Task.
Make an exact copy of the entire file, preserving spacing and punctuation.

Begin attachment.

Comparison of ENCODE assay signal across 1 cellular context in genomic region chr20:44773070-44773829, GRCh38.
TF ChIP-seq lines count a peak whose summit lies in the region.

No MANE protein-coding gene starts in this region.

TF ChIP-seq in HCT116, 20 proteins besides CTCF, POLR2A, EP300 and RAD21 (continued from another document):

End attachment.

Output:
Comparison of ENCODE assay signal across 1 cellular context in genomic region chr20:44773070-44773829, GRCh38.
TF ChIP-seq lines count a peak whose summit lies in the region.

No MANE protein-coding gene starts in this region.

TF ChIP-seq in HCT116, 20 proteins besides CTCF, POLR2A, EP300 and RAD21 (continued from another document):